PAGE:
Binghamton Area Landowner
[Editor’s Note: Jerry Russell talks about his new solar system and the green jobs it created, which were temporary and apparently not that high paying.]
I recently purchased a solar PV installation for my home. I’m sure that everyone who has read my columns on Natural Gas Now assumed that I am firmly against alternative energy or anti solar. The truth is that I have always been interested in solar power generation, even though it has always seemed not to be cost effective.
As the costs of electricity in New York continue to rise and, sadly, because I don’t expect to see natural gas development in the near future, I decided to take the chance and purchase a system to offset my home power use.
Time will tell if my investment will pay off. I hired one of the top solar installers in the Southern Tier of New York. A competent and hard working crew, did the construction and installation. I think all together there were six different employees that worked on parts of the construction and one subcontractor who did the excavation work. I was glad to see a wide range of ages for this crew, from 20 somethings to 50 year olds.
I had many opportunities to interact with this crew while we both worked outside as I carried out my farm work. What I noticed is that these green jobs were no different than those offered by any other construction company in our area, doing whatever it takes to stay employed. They told me that they complete about 60 solar installations a year which seems substantial. They mentioned that they also do ductless heat pump installations.
Notwithstanding this, in the three weeks they worked on my system, they had to skip several days of work because they have snow plowing contracts that take a priority of their time. They admitted they wished that they didn’t have to do the plowing but that they needed the committed income that the plowing contracts provide.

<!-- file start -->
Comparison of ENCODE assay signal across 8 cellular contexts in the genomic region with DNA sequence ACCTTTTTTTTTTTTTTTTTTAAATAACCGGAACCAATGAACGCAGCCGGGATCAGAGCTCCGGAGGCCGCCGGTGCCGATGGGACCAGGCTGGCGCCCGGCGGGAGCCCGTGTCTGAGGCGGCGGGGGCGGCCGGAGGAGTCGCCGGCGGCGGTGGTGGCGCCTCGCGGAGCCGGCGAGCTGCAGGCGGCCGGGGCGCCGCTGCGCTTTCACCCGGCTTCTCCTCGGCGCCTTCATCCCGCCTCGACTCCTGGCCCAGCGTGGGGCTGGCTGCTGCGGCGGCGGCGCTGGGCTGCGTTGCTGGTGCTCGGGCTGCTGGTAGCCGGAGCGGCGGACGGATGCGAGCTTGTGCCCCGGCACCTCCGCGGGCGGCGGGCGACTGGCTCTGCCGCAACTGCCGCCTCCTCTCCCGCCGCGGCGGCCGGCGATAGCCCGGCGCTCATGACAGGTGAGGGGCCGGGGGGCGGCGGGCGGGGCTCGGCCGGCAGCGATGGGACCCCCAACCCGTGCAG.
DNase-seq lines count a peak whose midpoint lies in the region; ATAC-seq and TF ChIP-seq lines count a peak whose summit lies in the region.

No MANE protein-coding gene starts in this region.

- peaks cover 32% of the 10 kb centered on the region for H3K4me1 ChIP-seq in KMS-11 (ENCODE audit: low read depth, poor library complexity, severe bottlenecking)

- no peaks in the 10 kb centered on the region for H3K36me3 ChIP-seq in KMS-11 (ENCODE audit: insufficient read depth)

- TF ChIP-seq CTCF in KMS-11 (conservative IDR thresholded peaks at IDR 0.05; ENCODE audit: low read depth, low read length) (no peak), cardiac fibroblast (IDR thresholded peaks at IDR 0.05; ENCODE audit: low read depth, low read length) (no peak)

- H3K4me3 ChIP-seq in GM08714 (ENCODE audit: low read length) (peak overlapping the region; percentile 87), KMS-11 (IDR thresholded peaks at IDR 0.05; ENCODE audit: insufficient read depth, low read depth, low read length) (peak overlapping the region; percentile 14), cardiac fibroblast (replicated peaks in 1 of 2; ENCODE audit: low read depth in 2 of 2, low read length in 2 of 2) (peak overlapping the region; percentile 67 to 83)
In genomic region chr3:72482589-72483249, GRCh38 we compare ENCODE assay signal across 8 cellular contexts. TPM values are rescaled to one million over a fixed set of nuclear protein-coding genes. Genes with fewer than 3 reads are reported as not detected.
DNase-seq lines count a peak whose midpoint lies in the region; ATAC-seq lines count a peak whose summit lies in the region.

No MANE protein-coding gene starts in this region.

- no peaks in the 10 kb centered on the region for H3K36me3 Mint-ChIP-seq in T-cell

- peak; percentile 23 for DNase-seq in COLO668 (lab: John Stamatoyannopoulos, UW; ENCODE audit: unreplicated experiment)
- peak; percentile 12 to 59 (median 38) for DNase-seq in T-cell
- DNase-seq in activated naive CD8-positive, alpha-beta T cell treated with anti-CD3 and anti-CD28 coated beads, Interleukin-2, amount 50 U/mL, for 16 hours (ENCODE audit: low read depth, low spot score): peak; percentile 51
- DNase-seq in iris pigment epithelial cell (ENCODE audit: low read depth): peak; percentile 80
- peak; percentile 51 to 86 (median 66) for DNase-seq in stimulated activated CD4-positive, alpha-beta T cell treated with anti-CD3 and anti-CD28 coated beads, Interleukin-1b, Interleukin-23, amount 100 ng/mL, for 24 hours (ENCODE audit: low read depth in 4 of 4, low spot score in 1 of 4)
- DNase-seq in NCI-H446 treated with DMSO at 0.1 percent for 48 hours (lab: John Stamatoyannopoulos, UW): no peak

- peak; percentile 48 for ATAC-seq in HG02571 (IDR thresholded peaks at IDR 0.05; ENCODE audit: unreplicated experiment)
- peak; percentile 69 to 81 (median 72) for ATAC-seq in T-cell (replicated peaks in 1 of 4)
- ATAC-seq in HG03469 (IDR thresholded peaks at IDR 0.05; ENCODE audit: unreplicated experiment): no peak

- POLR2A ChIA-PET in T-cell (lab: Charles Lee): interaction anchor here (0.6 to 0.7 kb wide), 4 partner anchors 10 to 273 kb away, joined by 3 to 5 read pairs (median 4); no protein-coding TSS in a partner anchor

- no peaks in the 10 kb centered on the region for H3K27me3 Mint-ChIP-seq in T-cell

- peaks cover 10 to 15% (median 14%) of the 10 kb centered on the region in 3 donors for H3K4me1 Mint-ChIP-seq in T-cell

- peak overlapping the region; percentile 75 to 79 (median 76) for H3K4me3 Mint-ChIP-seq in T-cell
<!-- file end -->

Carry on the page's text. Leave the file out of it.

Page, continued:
These folks were a great bunch of workers and I am very happy with their construction of my system. With New York State planning to be the new solar energy capital, hopefully their business will pick up, but I don’t see it expanding to thousands of new jobs and it seems the jobs were temporary and of lower priority, in terms of financial importance, than snow-plowing, so it’s hard to see how green jobs are going to revitalize the Southern Tier.
Aside from the question of just how viable economic revitalization via green jobs really is, it’s likewise unclear how feasible solar energy is, even with the subsidies. I’ve had five good days of sun in the two weeks since I turned the system on. I have produced half of the electricity I’ve used. I can pay this system off in 10 years if I can produce 100% of my own energy. I’ll let you know if my gamble pays off.
Editor’s Note: If it turns out Jerry made a good investment it will be because of subsidies that made the system affordable. And, his comment regarding there being only five days of good sun in two weeks, illustrates the problem. Not only is the capacity factor of solar energy very low (5/14 = 35% and that doesn’t account for long nights), but electricity made from natural gas is essential to keeping the heat and lights on at night. It’s all about dispatchability and the resiliency of the energy system. As for those green jobs? Well, if snow plowing is better financially then they’re not going to rescue any economy.
Drop Facebook and Twitter and follow us on Parler:
This post appeared first on Natural Gas Now.